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Why do dogs lick blood?

Werewolves are a pop culture phenomenon, but doggie vampires are rarely heard of. When it comes to dogs and blood, the reality is often scarier than fiction. The thought of your dog licking blood may make your skin crawl. You may see images of a maneater, or worry that your dog will get sick. You are probably wondering why dogs lick blood, and should you be concerned? 

Why do dogs lick blood?

Dogs lick blood for a few reasons. The most common one is instinct. You could say that it’s in their blood to lick blood! In most cases, dogs are actually tending a wound, and not displaying their thirst for life juice. 


When it comes to wound licking, it’s instinctual for dogs. Most other animals have the same instinct, including humans. It’s considered taboo, so you aren’t likely to see someone openly licking a wound on their arm. However, if you cut your finger, you may stick it in your mouth without even thinking about it. 

Wound licking is beneficial, particularly for dogs in the wild. They don’t have arms or access to first aid kits. Licking allows them to remove dirt and debris and cleanse the wound. 

The History of Wound Licking

Dogs licking the wounds of humans goes back to ancient Egypt. You may have heard of the dog-headed Egyptian God Anubis. In ancient times, the city of Hardai became known as Cynopolis, which translates to City of the Dogs. 

They had temples devoted to Anubis and would sacrifice dogs. However, they also used them for healing. People sought out dogs to lick their wounds because they believed they had healing properties. 

The practice continued in Ancient Greece. Temples dedicated to Asclepius, the Greek God of medicine and healing, often had dogs. These dogs were trained to lick wounds. 

Health Benefits of Wound Licking

You’ve probably heard that a dog’s saliva has healing properties, and that allowing them to lick a wound can speed healing. You’ve certainly heard that this practice is dangerous, because dog’s mouths can be full of nasty bacteria. It turns out both things are true to an extent. 

Saliva contains histatins. These antimicrobial compounds help heal infections. They also encourage skin cells to close a wound quickly. This is why a wound in your mouth will heal more quickly than wounds in other areas. 

Saliva also contains Nerve Growth Factor, or NGF. Studies have revealed that application of NGF through wound licking will allow a wound to heal twice as fast as it would without licking. 

Bacteria in the Mouth

When it comes to a dog’s ability to provide first aid, the news isn’t all good. A dog’s mouth can contain some dangerous bacteria that can be deadly if an infection isn’t treated quickly. 

This bacteria can live in the dog’s mouth without causing any harm. However, when it’s placed inside a wound, it can grow and cause a serious infection.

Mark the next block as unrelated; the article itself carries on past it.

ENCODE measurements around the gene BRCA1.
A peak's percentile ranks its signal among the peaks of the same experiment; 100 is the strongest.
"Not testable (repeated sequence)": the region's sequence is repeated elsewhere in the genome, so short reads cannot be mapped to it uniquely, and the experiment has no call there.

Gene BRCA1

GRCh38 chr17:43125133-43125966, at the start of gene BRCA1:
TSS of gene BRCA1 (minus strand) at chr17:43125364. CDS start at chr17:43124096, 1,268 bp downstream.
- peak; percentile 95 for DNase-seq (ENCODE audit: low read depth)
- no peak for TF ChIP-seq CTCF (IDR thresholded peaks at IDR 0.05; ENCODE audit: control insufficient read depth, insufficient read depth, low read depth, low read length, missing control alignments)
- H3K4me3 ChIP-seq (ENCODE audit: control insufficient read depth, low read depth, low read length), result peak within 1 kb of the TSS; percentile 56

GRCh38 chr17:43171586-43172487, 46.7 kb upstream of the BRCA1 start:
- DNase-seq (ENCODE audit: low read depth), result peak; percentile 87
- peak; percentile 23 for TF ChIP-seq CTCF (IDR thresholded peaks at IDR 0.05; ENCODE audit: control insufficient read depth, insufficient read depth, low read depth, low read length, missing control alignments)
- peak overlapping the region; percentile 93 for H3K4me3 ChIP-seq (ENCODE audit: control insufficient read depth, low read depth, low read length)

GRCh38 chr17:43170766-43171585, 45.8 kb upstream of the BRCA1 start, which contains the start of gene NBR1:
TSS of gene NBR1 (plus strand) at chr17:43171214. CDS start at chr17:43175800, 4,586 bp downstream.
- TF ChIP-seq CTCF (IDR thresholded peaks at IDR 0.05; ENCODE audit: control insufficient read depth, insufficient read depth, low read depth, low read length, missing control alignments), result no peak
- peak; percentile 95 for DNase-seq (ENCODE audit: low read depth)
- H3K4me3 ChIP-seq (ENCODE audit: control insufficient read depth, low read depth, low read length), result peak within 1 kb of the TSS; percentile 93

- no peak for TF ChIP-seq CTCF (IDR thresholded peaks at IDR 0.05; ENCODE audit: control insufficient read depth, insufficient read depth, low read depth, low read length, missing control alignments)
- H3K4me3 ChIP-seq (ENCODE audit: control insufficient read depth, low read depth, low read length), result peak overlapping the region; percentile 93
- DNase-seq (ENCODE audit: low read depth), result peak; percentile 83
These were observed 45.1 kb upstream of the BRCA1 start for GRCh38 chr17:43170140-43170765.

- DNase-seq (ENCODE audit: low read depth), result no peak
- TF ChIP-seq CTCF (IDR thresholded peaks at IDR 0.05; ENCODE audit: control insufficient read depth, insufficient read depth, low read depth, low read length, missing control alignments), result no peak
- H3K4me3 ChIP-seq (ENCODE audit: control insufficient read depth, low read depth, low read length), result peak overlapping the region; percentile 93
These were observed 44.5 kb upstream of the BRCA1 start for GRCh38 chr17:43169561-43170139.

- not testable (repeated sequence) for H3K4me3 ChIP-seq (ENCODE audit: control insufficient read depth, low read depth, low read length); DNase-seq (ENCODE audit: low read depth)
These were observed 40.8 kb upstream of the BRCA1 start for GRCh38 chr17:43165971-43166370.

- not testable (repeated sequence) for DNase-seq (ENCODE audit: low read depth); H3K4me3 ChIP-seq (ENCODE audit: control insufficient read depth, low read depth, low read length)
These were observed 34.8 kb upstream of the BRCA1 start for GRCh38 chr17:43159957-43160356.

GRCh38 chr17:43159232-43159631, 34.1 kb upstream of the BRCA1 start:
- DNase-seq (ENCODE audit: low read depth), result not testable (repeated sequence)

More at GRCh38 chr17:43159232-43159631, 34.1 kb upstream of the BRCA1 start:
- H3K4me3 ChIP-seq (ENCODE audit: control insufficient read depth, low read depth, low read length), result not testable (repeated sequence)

Before you declare your dog’s mouth a hazard zone, you should know that these bacteria can also be present in the mouths of humans. It’s rare to get an infection through wound licking, but it does occur. 

Likes the Taste

Of course, you can’t overlook the possibility that dogs like the taste of blood. In addition to the more altruistic reasons for licking blood, it likely tastes good to them as well. 

Dogs aren’t alone in enjoying the taste of blood. Blood sausage is a delicacy in many parts of the world. Although it tastes much different from blood by itself, it certainly has a mild blood flavor. Rare steak can also have a mild blood flavor. 

It’s impossible to know exactly what blood tastes like to dogs, but we can make an educated guess. It has components of sweet and salty, which are flavors dogs enjoy. The metallic taste is similar to that of liver or kidneys, which dogs will happily chow down on. 

Why does my dog lick their own blood?

When a dog is bleeding, the first thing they do is begin to lick it. It’s natural to wonder why your dog is so fascinated with their own blood. It isn’t restricted to wounds either. Female dogs often lick the blood off the puppies and the area where they gave birth. 

Speeds Healing

Licking speeds healing for dog’s wounds just as it does for humans. They’ve evolved to lick their wounds as a way to clean them and reduce healing time. 

Pain Relief

Dogs lick their own injuries because it releases their natural painkillers. Both dogs and humans have endorphins, which are released when we experience pain. These endorphins can make us feel happy, but they also reduce pain. 

A runner’s high occurs because the exertion and pain of running causes the body to release large amounts of endorphins. Hot sauce can have a similar effect, according to many pepper heads. 

If you hit your knee on the table, you’ll lean down and rub it instinctively. This is because the action releases endorphins. When a dog licks their wound, it also releases endorphins. 

Predator Prevention

Predator prevention is another reason why dogs lick their blood. In the wild, blood will quickly draw a predator. Predators will target animals that are injured or sick, because they are easier to kill.  

Dogs developed an instinct to lick blood not only from their wounds, but from the area where they live for this reason. This is also why a female will lick the blood from the birthing area after giving birth. 

Why does my dog lick human blood?

Why does your dog lick your blood? Are they secretly binging Twilight, or is it simply nature at work?